Okay, I need to stop laughing long enough to type this review. I decided to read this book because I have read this author’s work before and found it well-written lighthearted entertainment. In my opinion, it is safe to say that she surpassed her other effort with this new tantalizing Regency Romp featuring a madcap heroine that would rival some of the best in the light historical romance genre.
Penelope Fairweather breezes into the home of the staid Duke of Blackthorne turning everyone on their ear (oh speaking of ears, she tweaked the Duke’s ear the first moment she met him). With pet goat, Lady Bathsheba, in tow and a tale of a gentleman-like highwayman on her lips, she captivates the duke’s mother and sister. It takes getting drunk at her first family dinner to captivate the duke’s grandfather. But the duke? No, he’s not enchanted with his new house guest and plots ways to see the last of her.
Penelope is not the handsomest of girls and she is a walking disaster, but she has arrived in London with the help of the duchess to have a season and hopefully find a husband. The duchess knows that dire actions are needed if Penelope is to stand a chance so she hauls in help in the form of her modiste, Madame Bellefraunde who is much more than she seems. Madame is intrigued and opts to take on Penelope’s social skills training and it’s an uphill battle to say the least. Penelope goes from one social disaster to the next. The duke has finally had enough and delivers an ultimatum. Have a successful evening at the next ball or else!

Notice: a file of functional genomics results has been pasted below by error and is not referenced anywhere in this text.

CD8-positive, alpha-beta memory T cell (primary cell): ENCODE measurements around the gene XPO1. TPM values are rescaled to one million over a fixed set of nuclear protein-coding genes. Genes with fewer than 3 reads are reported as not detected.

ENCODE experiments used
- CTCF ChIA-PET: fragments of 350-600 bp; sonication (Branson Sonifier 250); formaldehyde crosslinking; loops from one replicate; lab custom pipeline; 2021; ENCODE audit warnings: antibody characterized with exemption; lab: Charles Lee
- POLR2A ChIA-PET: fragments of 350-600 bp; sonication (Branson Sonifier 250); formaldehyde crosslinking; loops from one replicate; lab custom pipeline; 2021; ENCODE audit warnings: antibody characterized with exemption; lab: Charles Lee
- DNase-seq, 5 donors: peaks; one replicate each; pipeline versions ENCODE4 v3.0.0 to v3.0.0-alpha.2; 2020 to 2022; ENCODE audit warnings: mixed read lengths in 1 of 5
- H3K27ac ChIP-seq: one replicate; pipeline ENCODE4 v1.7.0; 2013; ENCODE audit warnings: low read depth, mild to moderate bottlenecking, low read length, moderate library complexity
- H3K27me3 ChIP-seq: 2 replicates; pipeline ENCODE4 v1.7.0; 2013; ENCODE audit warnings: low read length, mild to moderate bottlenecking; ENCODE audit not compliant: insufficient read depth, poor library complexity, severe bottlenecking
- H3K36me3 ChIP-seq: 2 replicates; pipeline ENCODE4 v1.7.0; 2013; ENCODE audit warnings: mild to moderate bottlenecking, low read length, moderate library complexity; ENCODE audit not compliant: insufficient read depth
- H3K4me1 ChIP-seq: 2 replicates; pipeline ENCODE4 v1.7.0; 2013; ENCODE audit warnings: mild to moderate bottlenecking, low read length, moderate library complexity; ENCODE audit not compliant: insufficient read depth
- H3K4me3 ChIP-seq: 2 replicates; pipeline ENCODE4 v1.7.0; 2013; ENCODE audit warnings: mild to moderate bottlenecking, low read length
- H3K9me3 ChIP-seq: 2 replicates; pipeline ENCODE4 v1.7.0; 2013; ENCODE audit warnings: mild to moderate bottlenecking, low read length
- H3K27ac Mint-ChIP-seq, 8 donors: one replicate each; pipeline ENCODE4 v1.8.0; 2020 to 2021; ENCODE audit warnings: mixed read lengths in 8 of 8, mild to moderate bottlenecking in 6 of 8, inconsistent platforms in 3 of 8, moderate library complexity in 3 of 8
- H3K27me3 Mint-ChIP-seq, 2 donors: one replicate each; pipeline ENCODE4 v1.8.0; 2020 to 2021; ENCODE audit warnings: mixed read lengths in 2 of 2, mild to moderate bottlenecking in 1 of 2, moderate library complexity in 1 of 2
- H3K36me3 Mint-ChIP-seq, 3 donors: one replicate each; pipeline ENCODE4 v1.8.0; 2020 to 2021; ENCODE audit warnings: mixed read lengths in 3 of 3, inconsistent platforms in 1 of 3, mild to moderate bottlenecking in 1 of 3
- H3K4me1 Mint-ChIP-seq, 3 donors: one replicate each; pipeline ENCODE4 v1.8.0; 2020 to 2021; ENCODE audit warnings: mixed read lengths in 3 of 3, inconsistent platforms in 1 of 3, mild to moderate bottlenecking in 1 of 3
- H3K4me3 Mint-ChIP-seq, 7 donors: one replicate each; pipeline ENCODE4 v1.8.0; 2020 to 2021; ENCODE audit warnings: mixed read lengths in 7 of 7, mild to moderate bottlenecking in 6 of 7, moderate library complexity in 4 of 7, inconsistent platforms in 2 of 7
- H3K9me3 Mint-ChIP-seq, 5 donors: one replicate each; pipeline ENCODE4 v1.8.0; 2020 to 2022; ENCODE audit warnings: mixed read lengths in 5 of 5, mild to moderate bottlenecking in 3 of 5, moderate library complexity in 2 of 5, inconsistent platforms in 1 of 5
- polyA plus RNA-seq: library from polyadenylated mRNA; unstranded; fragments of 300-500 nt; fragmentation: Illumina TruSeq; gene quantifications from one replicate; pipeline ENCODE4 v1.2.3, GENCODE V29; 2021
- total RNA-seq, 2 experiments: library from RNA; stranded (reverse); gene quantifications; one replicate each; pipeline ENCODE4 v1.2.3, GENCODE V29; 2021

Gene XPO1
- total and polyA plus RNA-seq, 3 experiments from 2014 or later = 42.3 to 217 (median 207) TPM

In between, social comportment lessons, trying to help Anne the duke’s sister with her courting woes, and just plain staying out of trouble where the duke is concerned, Penelope stumbles and bumbles her way to finding a chance of happiness in an unlikely place.
As to the plot, it was fun, zany and left me full of heartwarming laughter as I became a cheerleader for the hapless Penelope. I will say that this story is one that laughs and winks at itself constantly so you can’t go into it taking it seriously or you’ll be in for quite a shock. The characters and their antics are meant to amuse. Now, while this is indeed a comedy, that doesn’t mean that it is loose and disorganized. The plot threads were visible and easily followed. The characters though farcical were still created with a layer of depth. Historical accuracy? No, not so much, but it’s not meant to be.
In the end, I read the last page with a huge smile on my face and a sense that I had been properly entertained by a delightful Regency Era historical romantic comedy.
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